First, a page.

On Saint Pharaildis square in Ghent, you will find one of the most touching yet not widely known urban art installations called Ai Nati Oggi, Italian for ‘to those born today’.
It all began in 2000 with the urban art festival Over the Edges in Ghent. For this festival an Italian artist called Alberto Garutti created a simple yet genial concept: every time a baby was born in Ghent, the parents of the newborn would push a special button in the hospital, and the lanterns on Friday Market in Ghent would salute their offspring. At daytime, they would light up for 40 seconds, and in the evening the lights would be dimmed to 40 percent of their capacity to brighten up when a birth is signaled.
The installation was conceived as temporary and when the festival ended, so did the magic. But not for long: the Ghentians loved Ai Nati Oggi so much, that in 2011 the city council purchased the artwork concept from Alberto Garutti (for a stunning EUR 125,000!) and since then the lights have been working their magic again. The only change is the location: instead of Friday Market, the installation was moved to Saint Pharaildis Square next to the Castle of the counts.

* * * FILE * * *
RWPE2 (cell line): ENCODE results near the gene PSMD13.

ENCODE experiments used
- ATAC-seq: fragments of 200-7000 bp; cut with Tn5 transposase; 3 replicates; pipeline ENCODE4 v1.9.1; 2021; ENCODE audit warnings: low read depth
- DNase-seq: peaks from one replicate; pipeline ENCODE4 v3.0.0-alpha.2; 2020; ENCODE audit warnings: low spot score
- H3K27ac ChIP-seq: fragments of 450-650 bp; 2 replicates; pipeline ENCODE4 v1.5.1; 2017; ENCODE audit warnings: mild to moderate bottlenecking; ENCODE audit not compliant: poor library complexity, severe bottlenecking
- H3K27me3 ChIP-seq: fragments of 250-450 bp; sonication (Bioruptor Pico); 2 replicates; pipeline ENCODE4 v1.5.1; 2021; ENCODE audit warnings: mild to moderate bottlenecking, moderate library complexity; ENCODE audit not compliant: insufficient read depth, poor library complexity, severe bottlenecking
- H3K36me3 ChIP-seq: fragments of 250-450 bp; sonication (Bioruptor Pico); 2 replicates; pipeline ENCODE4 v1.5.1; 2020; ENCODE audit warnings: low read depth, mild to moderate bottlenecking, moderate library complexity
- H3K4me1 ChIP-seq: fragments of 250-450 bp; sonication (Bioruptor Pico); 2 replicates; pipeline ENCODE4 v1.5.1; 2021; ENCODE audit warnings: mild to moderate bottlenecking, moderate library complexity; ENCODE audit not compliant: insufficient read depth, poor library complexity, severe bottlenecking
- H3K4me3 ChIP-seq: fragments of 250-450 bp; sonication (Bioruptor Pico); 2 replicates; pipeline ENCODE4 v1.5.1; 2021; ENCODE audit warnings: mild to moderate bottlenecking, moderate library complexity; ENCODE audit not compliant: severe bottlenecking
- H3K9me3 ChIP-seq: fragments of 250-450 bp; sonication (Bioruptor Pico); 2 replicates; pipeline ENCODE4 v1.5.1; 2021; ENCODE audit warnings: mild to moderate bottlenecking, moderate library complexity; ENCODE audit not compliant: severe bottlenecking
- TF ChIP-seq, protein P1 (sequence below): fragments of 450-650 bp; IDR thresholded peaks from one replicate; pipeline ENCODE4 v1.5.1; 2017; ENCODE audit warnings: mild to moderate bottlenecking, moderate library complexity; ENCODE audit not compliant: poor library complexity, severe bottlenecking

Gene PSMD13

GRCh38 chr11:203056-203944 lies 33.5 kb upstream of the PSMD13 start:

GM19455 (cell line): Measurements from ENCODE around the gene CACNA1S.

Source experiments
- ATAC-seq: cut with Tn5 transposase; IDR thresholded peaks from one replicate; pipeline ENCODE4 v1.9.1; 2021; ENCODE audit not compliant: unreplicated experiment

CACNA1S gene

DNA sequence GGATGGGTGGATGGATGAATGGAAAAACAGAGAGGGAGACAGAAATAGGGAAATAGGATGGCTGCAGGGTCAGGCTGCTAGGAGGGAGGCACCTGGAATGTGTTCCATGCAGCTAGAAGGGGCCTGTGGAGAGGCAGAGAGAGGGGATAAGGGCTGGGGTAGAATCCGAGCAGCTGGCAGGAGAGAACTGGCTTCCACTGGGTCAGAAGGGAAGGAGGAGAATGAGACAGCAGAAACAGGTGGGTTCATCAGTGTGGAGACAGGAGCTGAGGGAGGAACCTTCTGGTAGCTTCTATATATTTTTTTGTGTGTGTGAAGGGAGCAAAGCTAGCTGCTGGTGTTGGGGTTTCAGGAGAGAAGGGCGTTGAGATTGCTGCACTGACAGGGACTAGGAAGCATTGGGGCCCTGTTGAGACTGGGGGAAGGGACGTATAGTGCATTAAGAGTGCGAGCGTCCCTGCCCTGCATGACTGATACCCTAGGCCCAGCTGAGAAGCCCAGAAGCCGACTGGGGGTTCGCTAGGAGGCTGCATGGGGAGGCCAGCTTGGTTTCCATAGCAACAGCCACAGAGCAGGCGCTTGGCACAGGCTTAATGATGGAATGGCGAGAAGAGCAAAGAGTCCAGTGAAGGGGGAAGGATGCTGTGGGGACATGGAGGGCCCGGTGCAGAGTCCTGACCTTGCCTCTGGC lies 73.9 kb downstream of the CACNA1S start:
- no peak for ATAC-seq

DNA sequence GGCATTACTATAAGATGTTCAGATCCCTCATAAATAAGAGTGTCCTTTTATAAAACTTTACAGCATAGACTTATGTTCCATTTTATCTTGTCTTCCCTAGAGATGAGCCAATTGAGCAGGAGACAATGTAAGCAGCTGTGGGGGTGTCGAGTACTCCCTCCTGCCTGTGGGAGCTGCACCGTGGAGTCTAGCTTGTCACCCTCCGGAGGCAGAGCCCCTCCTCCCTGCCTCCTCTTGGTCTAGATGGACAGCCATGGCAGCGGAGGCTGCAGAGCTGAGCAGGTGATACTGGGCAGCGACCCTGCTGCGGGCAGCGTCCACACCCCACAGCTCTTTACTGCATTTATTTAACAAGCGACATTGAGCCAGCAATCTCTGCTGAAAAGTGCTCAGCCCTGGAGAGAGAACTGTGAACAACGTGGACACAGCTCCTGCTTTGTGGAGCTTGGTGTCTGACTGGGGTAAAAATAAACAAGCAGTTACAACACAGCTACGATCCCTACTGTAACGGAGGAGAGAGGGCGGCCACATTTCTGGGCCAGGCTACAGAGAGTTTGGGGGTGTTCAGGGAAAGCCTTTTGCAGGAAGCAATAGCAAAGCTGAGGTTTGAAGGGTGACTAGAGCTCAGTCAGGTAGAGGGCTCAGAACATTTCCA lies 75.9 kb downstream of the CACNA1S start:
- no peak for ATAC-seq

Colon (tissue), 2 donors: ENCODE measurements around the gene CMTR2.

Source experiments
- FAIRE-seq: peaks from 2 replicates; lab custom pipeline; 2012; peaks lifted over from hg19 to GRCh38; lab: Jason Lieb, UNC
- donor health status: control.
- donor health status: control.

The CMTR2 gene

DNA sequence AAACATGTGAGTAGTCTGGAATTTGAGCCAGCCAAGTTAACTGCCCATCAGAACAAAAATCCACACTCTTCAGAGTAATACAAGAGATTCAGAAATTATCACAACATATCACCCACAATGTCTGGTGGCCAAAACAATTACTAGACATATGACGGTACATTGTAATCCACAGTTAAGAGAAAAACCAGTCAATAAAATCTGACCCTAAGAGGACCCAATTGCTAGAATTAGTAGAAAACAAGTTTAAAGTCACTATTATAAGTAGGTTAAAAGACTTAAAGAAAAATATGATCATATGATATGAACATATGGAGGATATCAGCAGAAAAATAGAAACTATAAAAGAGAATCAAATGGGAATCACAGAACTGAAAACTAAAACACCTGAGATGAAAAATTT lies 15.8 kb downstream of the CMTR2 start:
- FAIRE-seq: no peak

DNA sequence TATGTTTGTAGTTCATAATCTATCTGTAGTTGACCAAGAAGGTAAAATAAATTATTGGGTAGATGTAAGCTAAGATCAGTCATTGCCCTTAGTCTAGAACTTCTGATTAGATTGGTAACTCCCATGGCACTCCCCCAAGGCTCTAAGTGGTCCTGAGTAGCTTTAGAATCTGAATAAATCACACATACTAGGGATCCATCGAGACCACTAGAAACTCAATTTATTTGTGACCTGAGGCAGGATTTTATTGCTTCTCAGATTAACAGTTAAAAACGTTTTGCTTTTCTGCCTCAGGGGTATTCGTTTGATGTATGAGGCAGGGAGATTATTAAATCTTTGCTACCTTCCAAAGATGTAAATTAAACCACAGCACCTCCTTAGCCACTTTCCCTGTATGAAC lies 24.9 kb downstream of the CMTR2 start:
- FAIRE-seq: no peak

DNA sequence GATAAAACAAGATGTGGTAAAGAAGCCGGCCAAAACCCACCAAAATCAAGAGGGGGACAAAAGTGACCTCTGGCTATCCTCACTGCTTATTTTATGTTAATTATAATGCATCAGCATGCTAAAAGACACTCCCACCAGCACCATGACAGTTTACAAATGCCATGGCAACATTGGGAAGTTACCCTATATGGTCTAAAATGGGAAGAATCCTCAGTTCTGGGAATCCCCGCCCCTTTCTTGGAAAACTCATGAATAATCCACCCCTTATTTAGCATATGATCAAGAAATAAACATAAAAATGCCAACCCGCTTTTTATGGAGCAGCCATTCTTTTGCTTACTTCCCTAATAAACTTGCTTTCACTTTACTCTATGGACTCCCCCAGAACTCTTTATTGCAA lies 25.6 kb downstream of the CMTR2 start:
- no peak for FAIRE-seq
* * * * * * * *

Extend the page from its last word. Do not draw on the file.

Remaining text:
On the pavement of the square, you will find stone plates with the text calling the attention of the passers-by to the artwork. It is indeed necessary to attract some attention, as the artwork is so subtle that you can easily miss it even on the moment supreme: the lights brighten up for just 40 seconds. That is why at the end of 2013, when the connection between the lamps and the Ghent hospitals broke because of technical issues and the lights stopped brightening every time a baby was born, no one noticed it for quite a while. And when they did notice, the reparations took almost a year: the cobblestones had to be removed and the wiring had to be replaced completely – not an easy task in the busy city center next to one of the most visited tourist sites, the Castle of the Counts.
But all was done and since the end of 2014 Ai Nati Oggi marks the birth of every single new Ghentian. So if you are on Saint Pharaildis Square and notice something strange happening to the six street lights there, be sure it is not a technical issue, it is our hospitable city welcoming its new inhabitant!